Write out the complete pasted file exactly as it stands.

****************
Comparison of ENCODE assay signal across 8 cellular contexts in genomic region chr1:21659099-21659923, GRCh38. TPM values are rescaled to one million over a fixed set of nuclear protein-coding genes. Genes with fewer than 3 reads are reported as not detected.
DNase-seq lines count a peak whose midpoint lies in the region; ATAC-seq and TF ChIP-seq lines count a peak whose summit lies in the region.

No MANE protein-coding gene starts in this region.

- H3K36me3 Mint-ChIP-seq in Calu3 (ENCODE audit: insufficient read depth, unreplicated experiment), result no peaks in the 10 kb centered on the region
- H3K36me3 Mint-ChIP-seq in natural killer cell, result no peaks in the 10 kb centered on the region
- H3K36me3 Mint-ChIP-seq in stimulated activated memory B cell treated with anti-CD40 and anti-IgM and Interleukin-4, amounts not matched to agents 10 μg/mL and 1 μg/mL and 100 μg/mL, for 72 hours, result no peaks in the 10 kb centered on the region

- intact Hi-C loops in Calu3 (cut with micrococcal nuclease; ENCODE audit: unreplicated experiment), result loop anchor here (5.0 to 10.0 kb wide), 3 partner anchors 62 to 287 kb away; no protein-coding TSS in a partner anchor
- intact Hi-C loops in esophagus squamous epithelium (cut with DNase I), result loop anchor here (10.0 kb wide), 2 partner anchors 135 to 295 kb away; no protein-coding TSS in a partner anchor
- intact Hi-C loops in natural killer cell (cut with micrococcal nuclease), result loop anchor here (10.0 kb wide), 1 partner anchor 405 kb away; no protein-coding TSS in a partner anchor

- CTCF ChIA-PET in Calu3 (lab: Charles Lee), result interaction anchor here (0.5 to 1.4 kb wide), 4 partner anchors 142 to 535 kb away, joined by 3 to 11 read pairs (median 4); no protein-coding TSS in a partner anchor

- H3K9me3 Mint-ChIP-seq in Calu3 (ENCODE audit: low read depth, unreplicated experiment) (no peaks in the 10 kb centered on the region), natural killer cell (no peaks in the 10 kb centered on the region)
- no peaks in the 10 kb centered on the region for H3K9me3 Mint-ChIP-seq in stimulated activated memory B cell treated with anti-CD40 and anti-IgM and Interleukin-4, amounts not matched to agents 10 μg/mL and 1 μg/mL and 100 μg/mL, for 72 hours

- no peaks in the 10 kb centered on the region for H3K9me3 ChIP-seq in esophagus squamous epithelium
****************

Comparison of ENCODE assay signal across 8 cellular contexts in genomic region chr1:21659099-21659923, GRCh38. TPM values are rescaled to one million over a fixed set of nuclear protein-coding genes. Genes with fewer than 3 reads are reported as not detected.
DNase-seq lines count a peak whose midpoint lies in the region; ATAC-seq and TF ChIP-seq lines count a peak whose summit lies in the region.

No MANE protein-coding gene starts in this region.

- H3K36me3 Mint-ChIP-seq in Calu3 (ENCODE audit: insufficient read depth, unreplicated experiment), result no peaks in the 10 kb centered on the region
- H3K36me3 Mint-ChIP-seq in natural killer cell, result no peaks in the 10 kb centered on the region
- H3K36me3 Mint-ChIP-seq in stimulated activated memory B cell treated with anti-CD40 and anti-IgM and Interleukin-4, amounts not matched to agents 10 μg/mL and 1 μg/mL and 100 μg/mL, for 72 hours, result no peaks in the 10 kb centered on the region

- intact Hi-C loops in Calu3 (cut with micrococcal nuclease; ENCODE audit: unreplicated experiment), result loop anchor here (5.0 to 10.0 kb wide), 3 partner anchors 62 to 287 kb away; no protein-coding TSS in a partner anchor
- intact Hi-C loops in esophagus squamous epithelium (cut with DNase I), result loop anchor here (10.0 kb wide), 2 partner anchors 135 to 295 kb away; no protein-coding TSS in a partner anchor
- intact Hi-C loops in natural killer cell (cut with micrococcal nuclease), result loop anchor here (10.0 kb wide), 1 partner anchor 405 kb away; no protein-coding TSS in a partner anchor

- CTCF ChIA-PET in Calu3 (lab: Charles Lee), result interaction anchor here (0.5 to 1.4 kb wide), 4 partner anchors 142 to 535 kb away, joined by 3 to 11 read pairs (median 4); no protein-coding TSS in a partner anchor

- H3K9me3 Mint-ChIP-seq in Calu3 (ENCODE audit: low read depth, unreplicated experiment) (no peaks in the 10 kb centered on the region), natural killer cell (no peaks in the 10 kb centered on the region)
- no peaks in the 10 kb centered on the region for H3K9me3 Mint-ChIP-seq in stimulated activated memory B cell treated with anti-CD40 and anti-IgM and Interleukin-4, amounts not matched to agents 10 μg/mL and 1 μg/mL and 100 μg/mL, for 72 hours

- no peaks in the 10 kb centered on the region for H3K9me3 ChIP-seq in esophagus squamous epithelium